I first set foot in Kampala 50 years ago. An indelible image of early 1966 Kampala is that of what looked like a very tall tree atop a hill, with many red lights, rising towards heaven, with an ominous presence at night, at once frightening and attractive. It was the Uganda Television mast, rising out of Kololo Hill, its function a mystery to me until I joined King’s College, Budo one year later.
The Kampala that my father allowed me to see was a strikingly beautiful place. The Central Bus Park looked like endless rows of double-deck green and cream buses called Kabandole. The park was neat and free of chaos.
Over the next few years, I would discover that the city covered seven hills, with a very good public transport system, reliable water and sanitation services, and constant electricity supply. Its public parks invited residents and visitors to rest, exchange tender words with loved ones or simply soak in the glorious sunshine, without being afraid of gun-totting police or “crime preventers.”
There was something almost hallowed about places like the New Mulago Hospital, Parliament Buildings, Broadcasting House, Uganda Television Headquarters, Uganda Museum, the National Theatre, the Nommo (Art) Gallery, Mengo Lubiri and Bulange, Namirembe and Rubaga Cathedrals, All Saints and Christ the King Churches, Kibuli Mosque and the Baha’i House of Worship at Kikaya Hill.
Kampala’s Central Business District was neat, easily accessed and navigated, with very light traffic that allowed window-shopping and rendezvous with friends from Gayaza High School and Mount Saint Mary’s Namagunga.
Favourite meeting places included Slow Boat Restaurant, Cristos’, Wimpy, Odeon Cinema, Norman Cinema, Delite and Neeta Cinemas. A music-hungry student spent hours browsing through the record bins at Assanand & Sons on Kampala Road, and emerged with a couple of records that would bring shared joy to the lads at school.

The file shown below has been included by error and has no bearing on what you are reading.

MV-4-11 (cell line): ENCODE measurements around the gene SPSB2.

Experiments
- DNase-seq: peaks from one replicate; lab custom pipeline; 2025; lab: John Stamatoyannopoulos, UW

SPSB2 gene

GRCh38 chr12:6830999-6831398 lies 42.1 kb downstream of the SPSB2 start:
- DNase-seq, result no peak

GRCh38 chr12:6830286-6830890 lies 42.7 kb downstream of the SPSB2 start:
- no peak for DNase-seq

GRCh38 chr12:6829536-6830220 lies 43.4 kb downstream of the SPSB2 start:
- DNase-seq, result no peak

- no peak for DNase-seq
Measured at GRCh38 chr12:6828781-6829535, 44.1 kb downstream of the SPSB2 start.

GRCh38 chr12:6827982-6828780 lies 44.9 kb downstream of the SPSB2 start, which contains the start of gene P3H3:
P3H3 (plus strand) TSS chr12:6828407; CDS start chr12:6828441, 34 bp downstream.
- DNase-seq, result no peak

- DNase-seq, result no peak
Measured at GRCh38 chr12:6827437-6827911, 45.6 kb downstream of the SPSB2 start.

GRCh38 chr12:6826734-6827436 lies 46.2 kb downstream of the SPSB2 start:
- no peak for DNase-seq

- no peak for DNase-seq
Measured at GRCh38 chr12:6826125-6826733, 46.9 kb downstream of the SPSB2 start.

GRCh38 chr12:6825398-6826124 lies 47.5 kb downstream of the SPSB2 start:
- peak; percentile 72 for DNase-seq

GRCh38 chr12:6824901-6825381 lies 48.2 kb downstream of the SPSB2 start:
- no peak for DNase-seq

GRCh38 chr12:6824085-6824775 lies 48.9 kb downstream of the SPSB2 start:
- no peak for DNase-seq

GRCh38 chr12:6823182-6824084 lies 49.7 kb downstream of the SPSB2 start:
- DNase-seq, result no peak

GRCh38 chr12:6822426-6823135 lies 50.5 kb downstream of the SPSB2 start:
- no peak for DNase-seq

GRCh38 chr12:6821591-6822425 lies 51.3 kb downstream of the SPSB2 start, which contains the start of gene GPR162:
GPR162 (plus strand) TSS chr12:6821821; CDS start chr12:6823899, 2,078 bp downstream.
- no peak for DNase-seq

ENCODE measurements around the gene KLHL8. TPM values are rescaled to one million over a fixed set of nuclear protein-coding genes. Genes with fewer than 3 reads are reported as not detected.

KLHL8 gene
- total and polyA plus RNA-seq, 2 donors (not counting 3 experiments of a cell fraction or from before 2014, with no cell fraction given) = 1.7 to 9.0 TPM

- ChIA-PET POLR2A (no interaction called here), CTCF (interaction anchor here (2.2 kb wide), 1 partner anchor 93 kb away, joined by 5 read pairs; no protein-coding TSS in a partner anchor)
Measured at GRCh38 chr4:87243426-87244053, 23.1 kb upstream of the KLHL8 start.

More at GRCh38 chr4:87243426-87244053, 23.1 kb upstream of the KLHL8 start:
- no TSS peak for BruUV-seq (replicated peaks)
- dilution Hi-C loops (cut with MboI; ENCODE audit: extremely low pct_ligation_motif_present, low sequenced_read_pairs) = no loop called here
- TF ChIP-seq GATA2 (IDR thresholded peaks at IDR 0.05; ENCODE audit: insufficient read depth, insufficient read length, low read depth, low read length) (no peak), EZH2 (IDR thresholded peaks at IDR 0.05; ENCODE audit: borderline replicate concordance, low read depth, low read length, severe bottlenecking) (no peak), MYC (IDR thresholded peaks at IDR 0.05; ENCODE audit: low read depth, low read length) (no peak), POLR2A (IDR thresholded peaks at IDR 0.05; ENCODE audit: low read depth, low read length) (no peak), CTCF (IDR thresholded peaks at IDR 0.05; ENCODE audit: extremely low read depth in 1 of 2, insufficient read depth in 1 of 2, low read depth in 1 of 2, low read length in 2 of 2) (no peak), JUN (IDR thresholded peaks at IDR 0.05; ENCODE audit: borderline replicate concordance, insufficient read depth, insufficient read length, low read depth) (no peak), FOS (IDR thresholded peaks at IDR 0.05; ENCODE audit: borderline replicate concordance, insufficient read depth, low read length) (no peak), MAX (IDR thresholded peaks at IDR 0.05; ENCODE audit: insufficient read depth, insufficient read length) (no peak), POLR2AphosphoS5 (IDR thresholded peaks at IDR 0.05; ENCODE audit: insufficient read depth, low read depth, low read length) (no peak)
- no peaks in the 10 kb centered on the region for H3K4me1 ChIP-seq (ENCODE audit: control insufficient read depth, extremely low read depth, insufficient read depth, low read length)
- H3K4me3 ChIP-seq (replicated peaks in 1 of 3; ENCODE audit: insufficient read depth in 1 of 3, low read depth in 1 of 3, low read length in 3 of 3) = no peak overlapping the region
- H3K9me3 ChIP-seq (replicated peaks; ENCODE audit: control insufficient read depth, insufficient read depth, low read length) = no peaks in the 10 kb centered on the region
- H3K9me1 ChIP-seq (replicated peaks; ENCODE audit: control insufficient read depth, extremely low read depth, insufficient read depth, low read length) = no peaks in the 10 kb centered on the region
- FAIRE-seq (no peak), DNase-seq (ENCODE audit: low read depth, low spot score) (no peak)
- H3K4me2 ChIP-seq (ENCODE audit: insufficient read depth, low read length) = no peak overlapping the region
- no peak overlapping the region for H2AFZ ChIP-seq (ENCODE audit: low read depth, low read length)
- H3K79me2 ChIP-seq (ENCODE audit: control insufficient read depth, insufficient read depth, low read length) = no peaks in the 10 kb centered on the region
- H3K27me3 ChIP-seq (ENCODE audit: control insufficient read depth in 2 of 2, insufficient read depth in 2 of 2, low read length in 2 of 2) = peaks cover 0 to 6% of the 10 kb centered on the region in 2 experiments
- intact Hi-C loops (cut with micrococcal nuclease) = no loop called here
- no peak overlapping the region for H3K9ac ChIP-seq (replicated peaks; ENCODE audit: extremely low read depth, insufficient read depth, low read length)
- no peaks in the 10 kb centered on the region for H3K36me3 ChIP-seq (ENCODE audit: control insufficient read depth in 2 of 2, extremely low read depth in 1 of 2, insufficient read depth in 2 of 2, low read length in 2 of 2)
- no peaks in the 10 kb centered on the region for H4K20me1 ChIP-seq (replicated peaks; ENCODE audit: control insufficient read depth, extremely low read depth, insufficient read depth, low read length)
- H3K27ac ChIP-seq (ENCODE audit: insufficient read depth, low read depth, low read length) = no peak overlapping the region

Then there was Makerere University, where, rumour had it, clever people walked with furrowed faces, their heads bowed in deep thought, studiously avoiding greetings or any eye contact lest they lose their train of thought, forever solving problems and generally living in a world of their own. They did not comb their hair lest they disturb their precious brain cells at work. Or so we thought.
The university campus was immaculately clean, with buildings nestled in what was really a very large garden of beautiful flowers, trees and carpet-like lawns, and tarmacked boulevards that led to well appointed halls of residence and staff houses. The Main Hall, towering over The Hill, commanded respect and honour, the symbol of good and intellect and leadership.
Makerere Hill commanded a beautiful view of New Mulago Hospital, one’s gaze at the majestic buildings across Katanga Valley uninterrupted by slums and trash and corrugated iron fences that were 30 years in the future.
Hidden over the hill, though, was the Mulago slum, a sprawling mass of small houses with poor sanitation and other services. Like similar slums at Kisenyi, Namuwongo and Kivulu, these were unpleasant neighborhoods that public health experts hoped would diminish and give way to better and safer communities. They did not imagine that slums and chaos would become the future of larger swaths of the beautiful city and its surrounding greenbelt.